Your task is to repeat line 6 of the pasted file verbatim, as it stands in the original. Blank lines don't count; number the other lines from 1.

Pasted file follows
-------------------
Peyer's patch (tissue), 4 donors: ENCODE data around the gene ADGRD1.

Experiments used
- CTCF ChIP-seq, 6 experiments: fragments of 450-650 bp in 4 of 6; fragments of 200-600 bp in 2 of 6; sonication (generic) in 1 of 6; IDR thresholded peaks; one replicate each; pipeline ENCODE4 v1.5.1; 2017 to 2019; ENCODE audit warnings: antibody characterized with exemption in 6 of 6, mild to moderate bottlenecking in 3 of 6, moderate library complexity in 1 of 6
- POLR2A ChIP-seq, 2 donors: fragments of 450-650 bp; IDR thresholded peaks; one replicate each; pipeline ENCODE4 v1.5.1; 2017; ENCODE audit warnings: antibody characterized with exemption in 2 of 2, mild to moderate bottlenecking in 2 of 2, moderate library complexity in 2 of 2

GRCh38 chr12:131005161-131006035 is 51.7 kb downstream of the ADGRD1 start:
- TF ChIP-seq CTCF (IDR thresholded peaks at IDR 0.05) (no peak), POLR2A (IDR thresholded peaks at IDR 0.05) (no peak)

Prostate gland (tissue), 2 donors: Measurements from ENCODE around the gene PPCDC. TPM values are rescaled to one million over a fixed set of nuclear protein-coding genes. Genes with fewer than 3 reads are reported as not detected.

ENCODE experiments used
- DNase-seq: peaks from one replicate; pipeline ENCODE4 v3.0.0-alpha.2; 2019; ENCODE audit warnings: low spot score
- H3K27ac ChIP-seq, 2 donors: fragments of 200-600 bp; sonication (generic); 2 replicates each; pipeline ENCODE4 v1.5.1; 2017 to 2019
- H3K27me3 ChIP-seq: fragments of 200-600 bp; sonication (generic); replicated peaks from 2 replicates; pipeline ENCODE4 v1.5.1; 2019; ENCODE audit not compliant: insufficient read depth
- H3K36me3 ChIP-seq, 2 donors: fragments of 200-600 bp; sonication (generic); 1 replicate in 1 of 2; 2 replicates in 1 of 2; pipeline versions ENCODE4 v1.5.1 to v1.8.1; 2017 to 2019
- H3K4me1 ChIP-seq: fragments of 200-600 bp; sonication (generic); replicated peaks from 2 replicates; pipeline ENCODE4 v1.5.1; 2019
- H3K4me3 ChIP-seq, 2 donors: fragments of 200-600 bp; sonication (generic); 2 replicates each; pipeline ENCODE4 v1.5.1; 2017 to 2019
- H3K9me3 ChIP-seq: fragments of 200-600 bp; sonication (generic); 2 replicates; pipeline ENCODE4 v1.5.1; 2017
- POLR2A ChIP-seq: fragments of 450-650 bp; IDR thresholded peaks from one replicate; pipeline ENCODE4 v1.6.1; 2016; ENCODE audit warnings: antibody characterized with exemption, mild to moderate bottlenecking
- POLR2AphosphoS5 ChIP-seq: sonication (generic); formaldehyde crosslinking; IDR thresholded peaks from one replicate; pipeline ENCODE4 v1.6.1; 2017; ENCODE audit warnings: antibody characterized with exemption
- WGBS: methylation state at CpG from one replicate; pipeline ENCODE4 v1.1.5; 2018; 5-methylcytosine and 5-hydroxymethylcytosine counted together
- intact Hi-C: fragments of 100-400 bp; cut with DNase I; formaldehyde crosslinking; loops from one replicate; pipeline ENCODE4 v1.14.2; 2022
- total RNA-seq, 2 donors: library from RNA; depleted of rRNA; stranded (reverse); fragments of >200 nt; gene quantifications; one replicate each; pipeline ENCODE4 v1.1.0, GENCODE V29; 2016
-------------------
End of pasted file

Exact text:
- TF ChIP-seq CTCF (IDR thresholded peaks at IDR 0.05) (no peak), POLR2A (IDR thresholded peaks at IDR 0.05) (no peak)